First Beef Smoke...First Brisket

Discussion in 'Beef' started by quagmire38, Jun 21, 2011.

  1. Whats up everyone.

    Its been a long, brutal winter in NYC. I'm finally back to smoking. Purchased a brand spanking new WSM 18". Already smoked some baby backs which came out great. So now I want to try a brisket. As usual I got some questions.

    The brisket is going to be purchased from a local supermarket. It will weigh between 4 and 6lbs. I'm starting lite. Here is the plan and questions:

    Get Brisket. Trim it if need be. Clean it. Lite mustard coat and dry rub it. Overnight in the fridge.

    Smoke temp will be 250 degrees?

    During the smoke should I spray it with apple juice? can I mix the juice with beer of whiskey ( jack of course )?

    At some point will I wrap it in foil then stick it back in the smoker? What is that point?

    Looking at around a seven hour smoke? longer or shorter?

    What will be the internal temperature when its done?

    When its done wrap it in foil, seal in plastic, and let it rest for a half hour. Is this right?

    Thanks in advance for all your help. I will take pics for Qview.
  2. I like to smoke at 215, 250's just too high for brisket IMO.

    Mustard's  usually saved for pork, Olive Oil, Canola Oil, or thick Worcestershire Sauce are most commonly used on beef. There are those who claim that oil on the surface of the meat will prevent smoke penetration. I am skeptical of this claim, because I rub all my meats down with olive oil, and have never had an issue. Furthermore, if you do a spice rub, oil means smoother transfer of oil-soluable flavors from the rub to the meat. I've had brisket and chuck that got the mustard rub, and it didn't really lend a different flavor or texture to the meat, so I considered it a waste.

    Rub: keep it simple the first time through, experiment later. I would avoid rib or pork rubs as they're too sweet for beef. SPOG (salt, pepper, onion, garlic) are the basic coverings of brisket. I also like cayenne.

    Rubs take time, so make sure you coat your brisket, and let it set in the fridge for at least a few hours. Overnight will be best.

    You can spray it as you smoke, but Webber says that every time you open you smoker to spray/fiddle with the meat, you add 20 minutes onto the cook time.

    I would advise searching the site for Brisket posts to see how everybody else does it so you can formulate a plan, but BearCarver and SmokinAl have some good threads about brisket. BBally's got a good few, too, if I remember right. 

    Also, Meathead's got a great teaching site:

    I read his methods up one side, and down the other for a month or two before my first brisket.

    Many folks foil up their brisket at 160-ish, and let that braise away until 190-205 degrees, temperatures will depend on preference. Closer to 195 means a little tougher meat, but it stays solid better for slicing, closer to 200/205 means a more tender product, but runs the risk of drying out, or shredding when you slice.

    Finally, when you pull the meat from the heat, foil it, wrap it in plastic, wrap it up in towels, and park it in the cooler for at least one to two hours to let it finish off. You'll be glad you did!

    Good luck!
  3. smokinal

    smokinal Smoking Guru Staff Member Moderator OTBS Member ★ Lifetime Premier ★

    Sounds like Moose has you covered. Don't forget the Q-view!
  4. africanmeat

    africanmeat Master of the Pit OTBS Member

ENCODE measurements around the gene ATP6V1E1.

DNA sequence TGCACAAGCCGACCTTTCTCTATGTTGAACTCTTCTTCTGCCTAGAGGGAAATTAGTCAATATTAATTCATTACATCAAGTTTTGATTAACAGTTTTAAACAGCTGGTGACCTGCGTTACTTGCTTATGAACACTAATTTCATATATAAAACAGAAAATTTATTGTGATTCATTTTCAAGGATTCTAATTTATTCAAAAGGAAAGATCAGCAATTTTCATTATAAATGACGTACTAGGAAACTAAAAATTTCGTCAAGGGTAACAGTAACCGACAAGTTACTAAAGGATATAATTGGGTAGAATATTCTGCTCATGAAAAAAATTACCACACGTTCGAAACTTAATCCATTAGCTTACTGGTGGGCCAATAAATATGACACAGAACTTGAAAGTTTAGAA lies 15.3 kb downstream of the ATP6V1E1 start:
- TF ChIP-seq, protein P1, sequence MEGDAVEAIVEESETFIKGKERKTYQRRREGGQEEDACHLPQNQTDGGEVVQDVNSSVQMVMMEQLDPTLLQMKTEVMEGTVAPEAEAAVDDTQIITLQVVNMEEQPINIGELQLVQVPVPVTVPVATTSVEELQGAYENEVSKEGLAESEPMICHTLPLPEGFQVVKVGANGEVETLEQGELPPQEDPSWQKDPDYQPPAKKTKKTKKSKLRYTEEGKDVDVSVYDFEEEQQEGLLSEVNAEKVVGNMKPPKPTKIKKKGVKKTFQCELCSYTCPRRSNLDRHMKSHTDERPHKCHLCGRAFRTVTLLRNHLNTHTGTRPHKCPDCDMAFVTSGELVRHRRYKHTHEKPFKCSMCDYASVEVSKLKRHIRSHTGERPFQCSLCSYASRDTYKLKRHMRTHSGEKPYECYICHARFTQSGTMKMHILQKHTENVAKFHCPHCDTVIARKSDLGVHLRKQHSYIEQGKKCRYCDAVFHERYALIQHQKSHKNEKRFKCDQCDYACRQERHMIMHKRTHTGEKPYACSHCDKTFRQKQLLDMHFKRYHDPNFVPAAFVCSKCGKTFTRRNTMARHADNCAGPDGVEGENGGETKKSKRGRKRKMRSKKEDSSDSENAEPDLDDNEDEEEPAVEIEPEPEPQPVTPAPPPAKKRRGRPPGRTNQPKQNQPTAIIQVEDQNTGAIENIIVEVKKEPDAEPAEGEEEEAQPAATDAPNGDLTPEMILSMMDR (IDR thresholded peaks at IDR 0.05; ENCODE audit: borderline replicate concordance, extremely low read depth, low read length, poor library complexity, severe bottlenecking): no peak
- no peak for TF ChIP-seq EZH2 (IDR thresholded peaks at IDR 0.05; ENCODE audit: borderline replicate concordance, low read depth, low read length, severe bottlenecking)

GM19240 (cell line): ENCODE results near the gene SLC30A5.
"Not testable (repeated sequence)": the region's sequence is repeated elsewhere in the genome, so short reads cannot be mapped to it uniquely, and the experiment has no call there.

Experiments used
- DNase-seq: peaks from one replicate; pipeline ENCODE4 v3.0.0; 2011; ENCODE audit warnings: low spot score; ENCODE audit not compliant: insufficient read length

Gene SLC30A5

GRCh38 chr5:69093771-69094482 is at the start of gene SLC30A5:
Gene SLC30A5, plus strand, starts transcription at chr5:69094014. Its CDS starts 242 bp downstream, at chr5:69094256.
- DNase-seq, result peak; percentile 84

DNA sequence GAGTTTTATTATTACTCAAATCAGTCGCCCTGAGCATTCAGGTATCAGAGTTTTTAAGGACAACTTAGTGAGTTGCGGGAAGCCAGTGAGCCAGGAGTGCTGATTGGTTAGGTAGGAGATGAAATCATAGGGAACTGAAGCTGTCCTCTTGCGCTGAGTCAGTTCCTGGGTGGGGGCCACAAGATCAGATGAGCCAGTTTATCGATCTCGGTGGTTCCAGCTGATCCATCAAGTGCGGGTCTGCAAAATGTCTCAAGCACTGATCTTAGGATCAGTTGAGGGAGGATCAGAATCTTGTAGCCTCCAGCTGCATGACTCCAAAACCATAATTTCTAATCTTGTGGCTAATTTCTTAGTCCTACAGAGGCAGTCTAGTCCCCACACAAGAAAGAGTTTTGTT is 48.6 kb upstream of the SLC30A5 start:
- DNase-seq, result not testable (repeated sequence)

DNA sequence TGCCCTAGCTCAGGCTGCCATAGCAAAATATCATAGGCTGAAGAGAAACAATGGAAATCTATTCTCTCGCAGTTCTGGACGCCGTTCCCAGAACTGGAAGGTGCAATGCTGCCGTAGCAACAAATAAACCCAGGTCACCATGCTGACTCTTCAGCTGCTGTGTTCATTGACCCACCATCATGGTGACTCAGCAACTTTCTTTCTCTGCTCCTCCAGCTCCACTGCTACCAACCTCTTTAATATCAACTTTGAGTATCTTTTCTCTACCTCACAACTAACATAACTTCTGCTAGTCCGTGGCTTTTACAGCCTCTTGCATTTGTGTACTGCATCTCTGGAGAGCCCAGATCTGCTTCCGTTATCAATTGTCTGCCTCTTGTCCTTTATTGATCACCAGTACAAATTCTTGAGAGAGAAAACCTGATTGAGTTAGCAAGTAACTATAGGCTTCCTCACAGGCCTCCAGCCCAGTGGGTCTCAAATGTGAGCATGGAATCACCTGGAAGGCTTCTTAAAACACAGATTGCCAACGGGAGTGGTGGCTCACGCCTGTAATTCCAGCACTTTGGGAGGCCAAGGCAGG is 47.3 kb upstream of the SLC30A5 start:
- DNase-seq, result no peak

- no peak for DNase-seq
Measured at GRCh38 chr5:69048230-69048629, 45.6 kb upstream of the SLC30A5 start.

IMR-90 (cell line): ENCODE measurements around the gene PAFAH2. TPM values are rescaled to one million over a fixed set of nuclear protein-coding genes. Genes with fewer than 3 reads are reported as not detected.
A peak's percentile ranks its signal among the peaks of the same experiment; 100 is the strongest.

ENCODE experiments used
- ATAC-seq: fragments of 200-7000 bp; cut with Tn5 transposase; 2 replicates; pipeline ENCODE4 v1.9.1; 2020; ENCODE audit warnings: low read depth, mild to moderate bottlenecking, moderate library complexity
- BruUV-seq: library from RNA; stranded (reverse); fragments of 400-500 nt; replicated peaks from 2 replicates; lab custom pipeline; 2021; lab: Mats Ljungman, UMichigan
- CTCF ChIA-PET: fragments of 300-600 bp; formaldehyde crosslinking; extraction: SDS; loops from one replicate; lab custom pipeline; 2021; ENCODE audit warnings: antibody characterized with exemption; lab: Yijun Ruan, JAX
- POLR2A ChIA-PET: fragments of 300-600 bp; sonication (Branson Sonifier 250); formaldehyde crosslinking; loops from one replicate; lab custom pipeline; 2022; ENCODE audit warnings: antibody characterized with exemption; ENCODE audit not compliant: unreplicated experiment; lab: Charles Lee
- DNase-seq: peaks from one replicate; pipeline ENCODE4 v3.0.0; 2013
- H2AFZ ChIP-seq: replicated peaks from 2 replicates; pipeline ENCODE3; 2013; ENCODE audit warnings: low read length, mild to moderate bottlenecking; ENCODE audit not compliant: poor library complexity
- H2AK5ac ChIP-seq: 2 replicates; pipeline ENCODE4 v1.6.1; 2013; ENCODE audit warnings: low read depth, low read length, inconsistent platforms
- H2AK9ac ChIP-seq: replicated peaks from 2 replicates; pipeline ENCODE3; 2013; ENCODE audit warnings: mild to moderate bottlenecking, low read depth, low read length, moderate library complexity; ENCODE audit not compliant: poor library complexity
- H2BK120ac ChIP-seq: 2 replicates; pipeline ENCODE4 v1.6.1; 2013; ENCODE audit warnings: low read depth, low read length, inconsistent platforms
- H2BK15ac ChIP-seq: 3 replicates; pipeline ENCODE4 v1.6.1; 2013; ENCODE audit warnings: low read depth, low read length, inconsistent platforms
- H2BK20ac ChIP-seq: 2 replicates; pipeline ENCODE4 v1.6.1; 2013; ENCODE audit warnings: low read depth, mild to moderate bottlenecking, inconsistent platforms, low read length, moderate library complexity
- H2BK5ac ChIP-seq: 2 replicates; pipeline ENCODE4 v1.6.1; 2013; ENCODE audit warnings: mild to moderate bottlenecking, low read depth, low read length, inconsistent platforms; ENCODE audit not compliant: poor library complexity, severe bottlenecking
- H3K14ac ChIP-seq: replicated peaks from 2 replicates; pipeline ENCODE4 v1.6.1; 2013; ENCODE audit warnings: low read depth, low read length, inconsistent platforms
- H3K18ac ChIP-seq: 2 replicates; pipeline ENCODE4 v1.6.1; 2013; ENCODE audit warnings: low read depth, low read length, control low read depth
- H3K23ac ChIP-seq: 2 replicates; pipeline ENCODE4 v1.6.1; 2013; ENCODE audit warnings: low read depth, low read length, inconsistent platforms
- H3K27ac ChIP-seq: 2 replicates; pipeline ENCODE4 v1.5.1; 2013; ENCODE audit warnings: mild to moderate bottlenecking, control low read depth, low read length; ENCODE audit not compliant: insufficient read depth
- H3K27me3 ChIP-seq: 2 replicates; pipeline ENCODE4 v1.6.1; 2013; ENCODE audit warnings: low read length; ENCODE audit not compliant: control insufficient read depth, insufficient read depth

Yes Moose nailed it
  5. raptor700

    raptor700 Master of the Pit OTBS Member

    Moose is loose  [​IMG]

    Don't forget the Qview
  6. Quagmire....

    GODSPEED MY FRIEND! I am pretty good at smoking butts, fatties, abt's, chuckies, etc. however I have never tried a brisket.

    Today I made my way to the store, and picked up a 14 lb. packer cut (after reading posts on here for about 1-2 hours SPECIFICALLY on how to buy the meat).... and I looked at it and to be honest, the thing looked like an abortion to me!!! I was intimidated by a freaking piece of meat! I thought, "My Lord, I can't even tell how this is supposed to separate, where to cut it, etc. etc." So I put it back, and I went over and picked up an oh so familiar BOSTON BUTT... and then I thought to myself... ya know what---the hell with this, I am getting a brisket, maybe I'll go a bit smaller (like you are talking about)....

    So, I go over, and I picked up a flat cut (4 lbs) and I looked over at that packer...and I thought long and hard about how much I wanted to really unleash on that packer.... 

    Long story short---I left with nothing but frustration. Now here I am, back on this forum, reading about brisket.  I guess next time I go in there I'll maybe know what to expect.

    $2.18/lb for a packer at my local Wally World....$1.99 at Sams club.....being intimidated by a slab of uncoocked cow---priceless. Good luck, and keep us posted. I could use the motivation.

    Chris [​IMG]
  7. Whats up everyone. Thanks Moose. You do have me covered. CCPROPILOT I feel your pain.

    To All: I backed out of the brisket this week. After reading Moose's reply I came to the conclusion that I'm not prepared. Lacking a few tools ( cooler, towels, etc. ). I will make my brisket run in two weeks.

    To CCPROPILOT: A packer I'm not ready for. Itimidated by the beef... yeah I am. I will tackle it in time. For now I will test drive the 4lbers. For now I will continue my research. 
  8. Good luck Quag, it can be intimidating, but I honestly feel whole packers are easier to work with than hunks of flat. They're a good deal more forgiving because of their mass and fat. That said, aye, sometimes we all need a tactical retreat to reevaluate our plans and skills. All I can say is find a solid recipe, and commit it to memory, it'll give you something to fall back on when things get rough.

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